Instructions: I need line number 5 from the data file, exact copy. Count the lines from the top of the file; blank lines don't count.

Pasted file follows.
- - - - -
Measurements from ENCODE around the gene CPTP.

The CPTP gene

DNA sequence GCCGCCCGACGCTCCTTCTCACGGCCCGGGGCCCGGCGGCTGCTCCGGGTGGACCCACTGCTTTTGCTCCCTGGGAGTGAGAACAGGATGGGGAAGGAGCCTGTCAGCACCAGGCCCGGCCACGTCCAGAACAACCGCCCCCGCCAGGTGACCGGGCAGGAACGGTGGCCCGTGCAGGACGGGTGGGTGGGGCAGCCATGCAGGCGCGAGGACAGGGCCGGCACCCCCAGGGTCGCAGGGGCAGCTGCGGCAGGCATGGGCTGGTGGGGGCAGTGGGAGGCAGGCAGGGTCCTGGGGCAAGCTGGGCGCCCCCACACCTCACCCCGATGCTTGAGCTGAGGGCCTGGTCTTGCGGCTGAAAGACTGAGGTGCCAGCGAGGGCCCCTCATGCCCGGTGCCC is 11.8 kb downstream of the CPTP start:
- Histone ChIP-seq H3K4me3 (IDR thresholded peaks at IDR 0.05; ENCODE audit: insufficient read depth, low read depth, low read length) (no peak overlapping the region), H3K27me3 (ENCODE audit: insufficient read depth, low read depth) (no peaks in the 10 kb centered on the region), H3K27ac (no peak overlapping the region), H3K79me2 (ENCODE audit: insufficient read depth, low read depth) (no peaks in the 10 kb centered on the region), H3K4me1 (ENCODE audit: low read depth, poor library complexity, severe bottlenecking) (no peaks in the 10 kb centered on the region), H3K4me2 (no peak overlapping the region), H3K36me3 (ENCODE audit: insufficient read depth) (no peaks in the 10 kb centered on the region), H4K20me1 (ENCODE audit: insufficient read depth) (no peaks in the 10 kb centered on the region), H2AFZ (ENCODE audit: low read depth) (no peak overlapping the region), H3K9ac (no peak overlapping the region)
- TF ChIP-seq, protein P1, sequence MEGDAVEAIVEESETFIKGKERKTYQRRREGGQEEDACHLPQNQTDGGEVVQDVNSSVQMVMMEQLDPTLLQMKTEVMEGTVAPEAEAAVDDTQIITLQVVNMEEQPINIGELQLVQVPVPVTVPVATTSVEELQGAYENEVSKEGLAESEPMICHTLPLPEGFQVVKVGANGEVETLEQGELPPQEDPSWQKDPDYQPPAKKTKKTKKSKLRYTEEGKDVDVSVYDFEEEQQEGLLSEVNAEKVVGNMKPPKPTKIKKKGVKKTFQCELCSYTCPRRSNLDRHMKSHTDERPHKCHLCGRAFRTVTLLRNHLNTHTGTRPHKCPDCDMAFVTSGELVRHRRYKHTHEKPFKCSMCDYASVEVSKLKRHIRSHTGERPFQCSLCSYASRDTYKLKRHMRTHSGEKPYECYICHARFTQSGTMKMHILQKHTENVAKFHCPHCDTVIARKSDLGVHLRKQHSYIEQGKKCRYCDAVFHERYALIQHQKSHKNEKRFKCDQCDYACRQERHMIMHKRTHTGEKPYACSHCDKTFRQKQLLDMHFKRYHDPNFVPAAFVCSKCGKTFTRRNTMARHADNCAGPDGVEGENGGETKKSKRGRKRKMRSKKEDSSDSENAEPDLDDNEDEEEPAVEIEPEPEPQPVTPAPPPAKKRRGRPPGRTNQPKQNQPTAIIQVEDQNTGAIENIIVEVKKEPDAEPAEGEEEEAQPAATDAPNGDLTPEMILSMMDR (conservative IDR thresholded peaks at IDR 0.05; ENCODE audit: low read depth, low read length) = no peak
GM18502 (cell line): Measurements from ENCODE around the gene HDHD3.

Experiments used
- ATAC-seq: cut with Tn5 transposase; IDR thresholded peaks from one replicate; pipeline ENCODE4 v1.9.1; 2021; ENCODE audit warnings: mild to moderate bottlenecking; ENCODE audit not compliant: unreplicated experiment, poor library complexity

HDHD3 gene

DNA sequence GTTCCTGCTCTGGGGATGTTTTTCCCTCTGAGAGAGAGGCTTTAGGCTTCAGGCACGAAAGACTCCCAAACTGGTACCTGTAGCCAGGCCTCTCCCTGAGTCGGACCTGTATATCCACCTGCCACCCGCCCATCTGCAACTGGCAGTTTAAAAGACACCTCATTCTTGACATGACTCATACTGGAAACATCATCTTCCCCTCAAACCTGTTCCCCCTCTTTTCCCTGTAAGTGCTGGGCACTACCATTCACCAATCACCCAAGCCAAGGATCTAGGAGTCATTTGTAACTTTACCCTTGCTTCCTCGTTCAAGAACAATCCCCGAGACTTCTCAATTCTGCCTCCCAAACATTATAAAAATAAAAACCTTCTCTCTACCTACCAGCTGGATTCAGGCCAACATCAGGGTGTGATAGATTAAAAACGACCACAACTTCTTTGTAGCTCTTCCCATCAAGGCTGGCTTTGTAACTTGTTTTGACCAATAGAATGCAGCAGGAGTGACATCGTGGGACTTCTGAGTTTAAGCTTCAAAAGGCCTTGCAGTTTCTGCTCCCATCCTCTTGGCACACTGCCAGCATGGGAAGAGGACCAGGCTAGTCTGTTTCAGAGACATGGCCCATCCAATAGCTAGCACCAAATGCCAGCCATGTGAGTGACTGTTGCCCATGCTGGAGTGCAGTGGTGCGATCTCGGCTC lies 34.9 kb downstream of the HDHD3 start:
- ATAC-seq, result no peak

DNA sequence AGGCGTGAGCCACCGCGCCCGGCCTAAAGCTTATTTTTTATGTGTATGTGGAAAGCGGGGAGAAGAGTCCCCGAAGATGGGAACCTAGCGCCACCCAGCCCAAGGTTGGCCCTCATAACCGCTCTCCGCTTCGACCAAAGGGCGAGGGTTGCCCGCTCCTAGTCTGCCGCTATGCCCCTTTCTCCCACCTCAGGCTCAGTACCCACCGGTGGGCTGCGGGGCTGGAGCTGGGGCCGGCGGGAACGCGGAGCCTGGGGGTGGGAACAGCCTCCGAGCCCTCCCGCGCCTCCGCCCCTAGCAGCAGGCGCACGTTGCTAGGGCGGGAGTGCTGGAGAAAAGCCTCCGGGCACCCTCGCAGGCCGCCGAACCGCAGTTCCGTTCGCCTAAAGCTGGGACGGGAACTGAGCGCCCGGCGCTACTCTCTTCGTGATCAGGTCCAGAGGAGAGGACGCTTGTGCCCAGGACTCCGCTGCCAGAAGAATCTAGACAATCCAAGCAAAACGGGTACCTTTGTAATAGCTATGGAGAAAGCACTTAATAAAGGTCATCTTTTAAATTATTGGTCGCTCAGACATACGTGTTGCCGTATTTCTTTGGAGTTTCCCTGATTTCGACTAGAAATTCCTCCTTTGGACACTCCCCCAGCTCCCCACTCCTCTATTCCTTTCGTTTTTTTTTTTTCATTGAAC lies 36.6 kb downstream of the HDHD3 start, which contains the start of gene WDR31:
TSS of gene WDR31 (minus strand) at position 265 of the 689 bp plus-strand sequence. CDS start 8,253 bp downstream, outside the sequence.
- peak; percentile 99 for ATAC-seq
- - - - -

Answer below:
- TF ChIP-seq, protein P1, sequence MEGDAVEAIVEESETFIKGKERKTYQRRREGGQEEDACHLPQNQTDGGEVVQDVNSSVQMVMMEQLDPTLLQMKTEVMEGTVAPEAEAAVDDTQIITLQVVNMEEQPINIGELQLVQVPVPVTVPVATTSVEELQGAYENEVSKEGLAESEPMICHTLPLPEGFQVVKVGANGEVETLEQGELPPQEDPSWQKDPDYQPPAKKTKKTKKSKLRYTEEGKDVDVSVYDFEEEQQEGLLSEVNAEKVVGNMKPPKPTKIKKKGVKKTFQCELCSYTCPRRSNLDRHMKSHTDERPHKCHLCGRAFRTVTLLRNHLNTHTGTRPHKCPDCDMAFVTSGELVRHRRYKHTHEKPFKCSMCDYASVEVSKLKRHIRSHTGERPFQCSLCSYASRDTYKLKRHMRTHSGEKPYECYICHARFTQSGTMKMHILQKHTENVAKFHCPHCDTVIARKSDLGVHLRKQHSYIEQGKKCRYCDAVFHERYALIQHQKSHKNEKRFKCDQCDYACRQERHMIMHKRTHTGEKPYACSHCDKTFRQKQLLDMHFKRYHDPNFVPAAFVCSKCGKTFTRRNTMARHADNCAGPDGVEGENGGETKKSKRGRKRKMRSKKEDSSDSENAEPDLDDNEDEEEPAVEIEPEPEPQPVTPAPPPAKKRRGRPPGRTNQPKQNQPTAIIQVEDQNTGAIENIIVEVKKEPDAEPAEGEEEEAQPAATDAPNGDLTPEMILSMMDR (conservative IDR thresholded peaks at IDR 0.05; ENCODE audit: low read depth, low read length) = no peak